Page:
NEW YORK -- For the second straight night, the Mets trotted out legends from their past to commemorate a game that will shape their future.
Revered for their important roles in bringing the franchise its first World Series championship in 1969, Ron Swoboda and Ed Charles threw out ceremonial first pitches to a thunderous applause from another raucous Citi Field crowd before Tuesday night's matchup against the Dodgers in Game 4 of the National League Division Series.
More than 44,000 packed Citi for Game 3 on Monday for the stadium's first postseason game, the largest crowd for a Mets game at the venue.
Those in attendance saved their loudest boos for Dodgers second baseman Chase Utley, and their loudest cheers for injured Mets shortstop Ruben Tejada. But coming in a close second was the applause for 1973 World Series legend Rusty Staub, who threw out the first pitch less than two weeks removed from a heart attack.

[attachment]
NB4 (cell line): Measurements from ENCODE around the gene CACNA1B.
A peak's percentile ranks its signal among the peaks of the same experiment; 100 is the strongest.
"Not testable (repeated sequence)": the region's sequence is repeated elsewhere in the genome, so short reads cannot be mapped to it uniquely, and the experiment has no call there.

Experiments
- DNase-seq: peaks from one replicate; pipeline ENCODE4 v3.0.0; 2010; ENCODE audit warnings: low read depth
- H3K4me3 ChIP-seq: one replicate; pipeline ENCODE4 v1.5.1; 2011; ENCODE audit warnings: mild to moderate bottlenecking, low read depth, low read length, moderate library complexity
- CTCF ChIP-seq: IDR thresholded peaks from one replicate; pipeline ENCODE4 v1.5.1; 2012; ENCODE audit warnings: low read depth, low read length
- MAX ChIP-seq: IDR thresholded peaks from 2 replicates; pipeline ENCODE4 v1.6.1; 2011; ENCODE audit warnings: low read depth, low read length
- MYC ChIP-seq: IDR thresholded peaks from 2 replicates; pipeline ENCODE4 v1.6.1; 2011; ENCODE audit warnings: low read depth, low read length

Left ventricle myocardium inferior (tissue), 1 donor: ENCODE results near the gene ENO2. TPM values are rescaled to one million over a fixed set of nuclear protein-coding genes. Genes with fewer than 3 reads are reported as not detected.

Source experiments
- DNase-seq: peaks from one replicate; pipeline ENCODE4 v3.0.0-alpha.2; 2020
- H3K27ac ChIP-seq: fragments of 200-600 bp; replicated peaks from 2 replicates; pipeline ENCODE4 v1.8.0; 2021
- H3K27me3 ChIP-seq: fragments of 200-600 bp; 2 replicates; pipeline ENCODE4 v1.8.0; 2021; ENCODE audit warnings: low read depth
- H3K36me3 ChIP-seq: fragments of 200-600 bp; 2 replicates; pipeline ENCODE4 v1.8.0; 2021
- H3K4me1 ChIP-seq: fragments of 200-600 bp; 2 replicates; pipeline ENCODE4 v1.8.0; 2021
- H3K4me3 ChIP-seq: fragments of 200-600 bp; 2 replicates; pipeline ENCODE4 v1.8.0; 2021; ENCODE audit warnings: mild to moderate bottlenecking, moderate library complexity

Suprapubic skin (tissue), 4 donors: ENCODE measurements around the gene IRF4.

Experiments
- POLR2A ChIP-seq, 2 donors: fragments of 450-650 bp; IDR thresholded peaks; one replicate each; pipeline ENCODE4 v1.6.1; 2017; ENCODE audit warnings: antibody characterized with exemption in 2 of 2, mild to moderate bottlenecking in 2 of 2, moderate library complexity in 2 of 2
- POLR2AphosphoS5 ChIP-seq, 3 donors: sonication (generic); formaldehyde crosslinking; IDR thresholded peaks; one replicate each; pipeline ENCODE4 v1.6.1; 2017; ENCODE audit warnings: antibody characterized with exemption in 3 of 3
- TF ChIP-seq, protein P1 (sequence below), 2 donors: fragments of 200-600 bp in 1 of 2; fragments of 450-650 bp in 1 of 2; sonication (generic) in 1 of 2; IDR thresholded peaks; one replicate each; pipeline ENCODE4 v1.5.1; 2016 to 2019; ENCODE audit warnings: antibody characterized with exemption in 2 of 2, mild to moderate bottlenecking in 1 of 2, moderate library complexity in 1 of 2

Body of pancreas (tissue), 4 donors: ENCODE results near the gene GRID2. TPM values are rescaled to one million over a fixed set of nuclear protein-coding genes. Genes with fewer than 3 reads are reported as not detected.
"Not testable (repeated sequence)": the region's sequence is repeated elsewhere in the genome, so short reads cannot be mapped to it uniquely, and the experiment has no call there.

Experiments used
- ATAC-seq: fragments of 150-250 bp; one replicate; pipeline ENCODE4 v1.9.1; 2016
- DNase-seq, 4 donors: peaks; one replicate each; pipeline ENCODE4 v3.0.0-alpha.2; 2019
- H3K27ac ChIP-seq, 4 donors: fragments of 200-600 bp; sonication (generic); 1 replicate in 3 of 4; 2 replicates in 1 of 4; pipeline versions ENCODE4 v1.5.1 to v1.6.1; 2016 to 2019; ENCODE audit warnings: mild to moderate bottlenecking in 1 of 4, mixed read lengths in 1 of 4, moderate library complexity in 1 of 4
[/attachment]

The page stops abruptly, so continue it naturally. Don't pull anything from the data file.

On Tuesday, the Mets honored Swoboda and Charles. Both played pivotal roles in what is widely regarded as one of the biggest upsets in World Series history, New York's triumph over Baltimore in five games in 1969.
Charles scored the winning run in New York's 2-1 Game 2 win at Memorial Stadium in Baltimore, and Swoboda's legendary catch from Game 4 still plays on repeat during franchise highlight reels. Swoboda also hit .400 in the Series.
Shortly before the first pitches, USO Show Troupe performed the national anthem, complete with a flyover for the second straight night.
Joe Trezza is an associate reporter for MLB.com. This story was not subject to the approval of Major League Baseball or its clubs.